DESIGNING NEW PATHWAYS FOR HEALTHCARE
TUESDAY 10/13 | 6:30-7:30PM
Harrison Auditorium, University of Pennsylvania | 3260 South St, Philadelphia, PA 19104
PART OF THE 2015 DESIGNPHILADELPHIA FESTIVAL
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Hear how two Philadelphia universities are breaking down boundaries and forging new roles for creative thinking in healthcare! The Industrial Design Department at the University of the Arts and the Occupational Therapy Department at Thomas Jefferson University are collaborating to bring dignity and humaNness to individuals with disabilities while maximizing function and improving quality of life. Come early for the Industrial Design NOW student work reception on Tuesday October 13 from 5-6.30pm prior to the lecture. Projects discussed in the lecture will be on view!
We talked with Michael McAllister, an industrial designer and associate professor of Industrial Design in the College of Art, Media & Design at the University of the Arts about Designing New Pathways for Healthcare and how the event represents a SHIFT in designing for disabilities.
What does SHIFT mean to you and how does your event express it?
At this event my project partner, Professor Kim Mollo from Thomas Jefferson University, and I will describe the details of a powerful exploration that intersects design and healthcare, creativity and science. It's a collaboration we've constructed that expands beyond our own individual institutional walls. Currently it involves Industrial Design students from The University of the Arts, Occupational Therapy students from the Thomas Jefferson School of Health Sciences, and several people living with various physical disabilities from Liberty Resources Inc., an advocacy group for people with disabilities. One of the many shifts at play here is the downSHIFT in institutional barriers that constrict how education happens. Another is the SHIFT in perspective that occurs as students learn that people with disabilities are so much like them. This SHIFT involves dissolving social and personal mental barriers and developing empathy.The programs at The University of the Arts and at Thomas Jefferson are both Human Centered programs. And so the whole project is built in a human centered way.In a world that values aggressive speediness we teach slowness, gentleness and courage. Listening is a valued skill. To be Human Centered we must really listen to each other to truly understand. So we are talking about a SHIFT in skills required.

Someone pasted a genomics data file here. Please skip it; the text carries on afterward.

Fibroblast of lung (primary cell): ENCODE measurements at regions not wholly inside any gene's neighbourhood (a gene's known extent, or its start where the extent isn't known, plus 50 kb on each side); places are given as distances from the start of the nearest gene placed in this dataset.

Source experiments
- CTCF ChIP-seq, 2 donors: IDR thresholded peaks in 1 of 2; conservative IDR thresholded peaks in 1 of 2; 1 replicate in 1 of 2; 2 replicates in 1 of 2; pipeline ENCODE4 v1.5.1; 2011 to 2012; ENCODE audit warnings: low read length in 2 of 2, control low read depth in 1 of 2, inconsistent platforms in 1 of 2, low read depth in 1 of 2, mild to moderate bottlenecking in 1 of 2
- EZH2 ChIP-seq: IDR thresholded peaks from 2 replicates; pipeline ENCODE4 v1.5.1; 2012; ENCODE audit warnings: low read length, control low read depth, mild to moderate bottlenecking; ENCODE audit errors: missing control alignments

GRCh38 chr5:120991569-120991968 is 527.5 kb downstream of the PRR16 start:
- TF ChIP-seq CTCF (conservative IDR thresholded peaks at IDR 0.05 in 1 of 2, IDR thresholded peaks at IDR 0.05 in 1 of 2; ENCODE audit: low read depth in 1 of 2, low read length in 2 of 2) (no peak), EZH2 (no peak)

Humans are unpredictable and in this project we plunge right into the complexity and unpredictability of working with people with disabilities. This isn't easy. As faculty we don't know the problem at the start and we certainly don't know the answer. So here is another SHIFT in roles as faculty. Faculty as partners and facilitators and perhaps coaches rather than as dispensers of knowledge. We are all learning to work with uncertainty together. So this is the real goal. Learning to navigate uncertainty while partnering honestly and authentically with complex human beings in a co-creative multi-disciplinary process. So here is another SHIFT in learning objective.
This project has opened a gate to a new pathway for developing appropriate and meaningful solutions to healthcare issues. This is a beginning but a powerful one. We hope the students take their learning forward as they eventually enter the workforce. We know something really important is cooking here and it involves many SHIFTs at many levels.
What do you hope attendees take away from attending your event?
- A new Perspective on people with disabilities.
- Inspiration for collaborative projects.
- Belief in the power of creative process.
- Connection with like-minded people.
- Some attendees may become inspired to become involved in this project. We are looking for technical support on our projects.
- We will also have some of our partners who are living with disabilities there to answer questions and explain their thoughts and experiences in this project.
What are you working on now for in the near future that's exciting?
1. Expanding this collaboration. I’m hoping to find some engineering partners and have begun discussions with University of Pennsylvannia this regard but it would also be very interesting if this partner came from beyond academia. People with real world industry experience. I suspect there are many people with vast expertise that might be interested in partnering or at least consulting with college students.
2. In a separate project I will soon be doing immersive research by shadowing 5 people with disabilities for about 7 days each. The idea is to be with them constantly to gain a deep understanding of the problems they confront daily and how they creatively negotiate these problems. I'll be photographing and filming and observing. I'll actually need help filming or photographing and hope to publish this work.
3. The third thing is a specific project where we are working to redesign the harness for a guide dog. This is a fascinating project because it involves two stakeholders. One is MaryEllen, the woman that is blind. And the second is her dog. I’ve never had a dog as a project stakeholder!